Homodyne detection

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Optical homodyne detection.

Homodyne detection is a method of extracting information encoded as modulation of the phase and/or frequency of an oscillating signal, by comparing that signal with a standard oscillation that would be identical to the signal if it carried null information. "Homodyne" signifies a single frequency, in contrast to the dual frequencies employed in heterodyne detection.

When applied to processing of the reflected signal in remote sensing for topography, homodyne detection lacks the ability of heterodyne detection to determine the size of a static discontinuity in elevation between two locations. (If there is a path between the two locations with smoothly changing elevation, then homodyne detection may in principle be able to track the signal phase along the path if sampling is dense enough.) Homodyne detection is more readily applicable to velocity sensing.

In optics[edit]

In optical interferometry, homodyne signifies that the reference radiation (i.e. the local oscillator) is derived from the same source as the signal before the modulating process. For example, in a laser scattering measurement, the laser beam is split into two parts. One is the local oscillator and the other is sent to the system to be probed. The scattered light is then mixed with the local oscillator on the detector. This arrangement has the advantage of being insensitive to fluctuations in the frequency of the laser. Usually the scattered beam will be weak, in which case the (nearly) steady component of the detector output is a good measure of the instantaneous local oscillator intensity and therefore can be used to compensate for any fluctuations in the intensity of the laser.[1][2][clarification needed]

Radio technology[edit]

In radio technology, the distinction is not the source of the local oscillator, but the frequency used. In heterodyne detection, the local oscillator is frequency-shifted, while in homodyne detection it has the same frequency as the radiation to be detected. See direct conversion receiver.

Applications[edit]

Homodyne and heterodyne techniques are commonly used in thermoreflectance techniques.

In the processing of signals in some applications of magnetic resonance imaging, homodyne detection can offer advantages over magnitude detection. The homodyne technique can suppress excessive noise and undesired quadrature components (90° out-of-phase), and provide stable access to information that may be encoded into the phase or polarity of images.[3]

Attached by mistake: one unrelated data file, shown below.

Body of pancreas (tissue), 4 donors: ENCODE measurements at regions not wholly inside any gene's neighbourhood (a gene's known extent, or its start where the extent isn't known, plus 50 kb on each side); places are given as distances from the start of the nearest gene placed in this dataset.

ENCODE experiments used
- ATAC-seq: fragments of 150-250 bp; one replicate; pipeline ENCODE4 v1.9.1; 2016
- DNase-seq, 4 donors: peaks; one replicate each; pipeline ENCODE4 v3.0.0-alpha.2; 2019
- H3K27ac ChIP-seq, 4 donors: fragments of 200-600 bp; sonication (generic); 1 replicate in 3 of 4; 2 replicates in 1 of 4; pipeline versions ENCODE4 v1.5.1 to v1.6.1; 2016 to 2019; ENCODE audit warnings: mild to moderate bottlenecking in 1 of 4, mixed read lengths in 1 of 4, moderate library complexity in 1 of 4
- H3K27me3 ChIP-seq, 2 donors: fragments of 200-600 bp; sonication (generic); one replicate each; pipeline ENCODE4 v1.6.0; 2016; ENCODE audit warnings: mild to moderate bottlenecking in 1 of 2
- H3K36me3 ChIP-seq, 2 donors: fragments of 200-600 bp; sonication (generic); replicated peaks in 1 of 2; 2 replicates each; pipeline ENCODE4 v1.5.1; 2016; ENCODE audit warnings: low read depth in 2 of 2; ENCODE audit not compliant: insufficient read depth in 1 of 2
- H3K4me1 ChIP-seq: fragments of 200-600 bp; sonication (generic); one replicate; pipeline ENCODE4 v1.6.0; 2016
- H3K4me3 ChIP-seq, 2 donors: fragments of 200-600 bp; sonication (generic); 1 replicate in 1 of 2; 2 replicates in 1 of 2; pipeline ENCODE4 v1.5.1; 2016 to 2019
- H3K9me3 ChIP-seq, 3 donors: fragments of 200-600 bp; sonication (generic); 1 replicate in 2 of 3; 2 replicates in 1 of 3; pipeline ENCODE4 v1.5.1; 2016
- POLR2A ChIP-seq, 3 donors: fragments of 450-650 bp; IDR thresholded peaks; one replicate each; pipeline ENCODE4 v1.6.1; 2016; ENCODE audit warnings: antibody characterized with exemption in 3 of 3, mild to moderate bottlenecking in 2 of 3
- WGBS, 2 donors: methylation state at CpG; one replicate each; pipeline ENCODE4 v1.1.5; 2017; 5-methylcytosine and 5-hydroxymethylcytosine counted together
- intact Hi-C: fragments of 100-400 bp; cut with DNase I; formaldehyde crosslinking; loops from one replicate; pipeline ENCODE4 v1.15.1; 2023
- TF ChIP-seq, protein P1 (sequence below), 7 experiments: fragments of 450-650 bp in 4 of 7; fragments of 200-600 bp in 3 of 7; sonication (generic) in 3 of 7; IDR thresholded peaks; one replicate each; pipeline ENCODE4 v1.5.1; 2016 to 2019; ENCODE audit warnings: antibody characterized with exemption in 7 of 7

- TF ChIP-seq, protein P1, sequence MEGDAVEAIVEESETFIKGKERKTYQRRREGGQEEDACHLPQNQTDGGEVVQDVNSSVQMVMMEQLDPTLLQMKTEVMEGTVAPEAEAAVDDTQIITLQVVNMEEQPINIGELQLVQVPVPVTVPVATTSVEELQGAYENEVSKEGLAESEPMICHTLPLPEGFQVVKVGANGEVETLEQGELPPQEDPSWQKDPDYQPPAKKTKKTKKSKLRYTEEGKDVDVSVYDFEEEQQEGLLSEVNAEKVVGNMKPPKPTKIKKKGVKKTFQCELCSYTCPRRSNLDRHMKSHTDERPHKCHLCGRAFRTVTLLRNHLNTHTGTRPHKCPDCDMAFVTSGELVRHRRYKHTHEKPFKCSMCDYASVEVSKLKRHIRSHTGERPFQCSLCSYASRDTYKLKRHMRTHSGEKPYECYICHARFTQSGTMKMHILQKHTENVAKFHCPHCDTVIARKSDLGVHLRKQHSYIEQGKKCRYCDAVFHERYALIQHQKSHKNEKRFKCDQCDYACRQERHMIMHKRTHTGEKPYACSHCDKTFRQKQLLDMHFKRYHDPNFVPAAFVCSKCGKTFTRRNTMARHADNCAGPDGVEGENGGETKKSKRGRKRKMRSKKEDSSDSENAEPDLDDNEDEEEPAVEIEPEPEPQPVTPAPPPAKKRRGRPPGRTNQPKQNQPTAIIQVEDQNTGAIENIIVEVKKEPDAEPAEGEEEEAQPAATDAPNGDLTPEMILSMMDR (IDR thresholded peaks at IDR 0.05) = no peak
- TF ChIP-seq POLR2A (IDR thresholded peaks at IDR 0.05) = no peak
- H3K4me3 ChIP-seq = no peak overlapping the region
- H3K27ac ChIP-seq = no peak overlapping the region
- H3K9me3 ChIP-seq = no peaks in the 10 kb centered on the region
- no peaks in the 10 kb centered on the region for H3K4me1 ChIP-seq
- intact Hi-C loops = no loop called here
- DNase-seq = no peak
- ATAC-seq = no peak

An encrypted secure communication system can be based on quantum key distribution (QKD). An efficient receiver scheme for implementing QKD is balanced homodyne detection (BHD) using a positive-intrinsic-negative (PIN) diode.[2]

Homodyne detection was one of the key techniques in demonstrating spooky action at a distance.[4]

See also[edit]

References[edit]

  1. ^ Chapman, Mark (2002). "Heterodyne and homodyne interferometry". Renishaw plc (UK). Retrieved 14 February 2017. 
  2. ^ a b Xu, Qing (2009). Optical Homodyne Detections and Applications in Quantum Cryptography (PDF) (Thesis). Paris: Télécom ParisTech. Retrieved 14 February 2017. 
  3. ^ Noll, D.C.; Nishimura, D.G.; Macovski, A. (1991). "Homodyne detection in magnetic resonance imaging". IEEE Transactions on Medical Imaging. 10 (2): 154–163. doi:10.1109/42.79473. ISSN 0278-0062. 
  4. ^ Maria Fuwa; Shuntaro Takeda; Marcin Zwierz; Howard M. Wiseman; Akira Furusawa (24 March 2015). "Experimental proof of nonlocal wavefunction collapse for a single particle using homodyne measurements". Nature Communications. 6 (6665): 6665. arXiv:1412.7790Freely accessible. Bibcode:2015NatCo...6E6665F. doi:10.1038/ncomms7665. PMID 25801071. 

External links[edit]

  • Su, Shi-Lei; Wang, Yuan; Guo, Qi; Wang, Hong-Fu; Zhang, Shou (2012). "Generating a four-photon polarization-entangled cluster state with homodyne measurement via cross-Kerr nonlinearity". Chinese Physics B. 21 (4): 044205. doi:10.1088/1674-1056/21/4/044205. ISSN 1674-1056.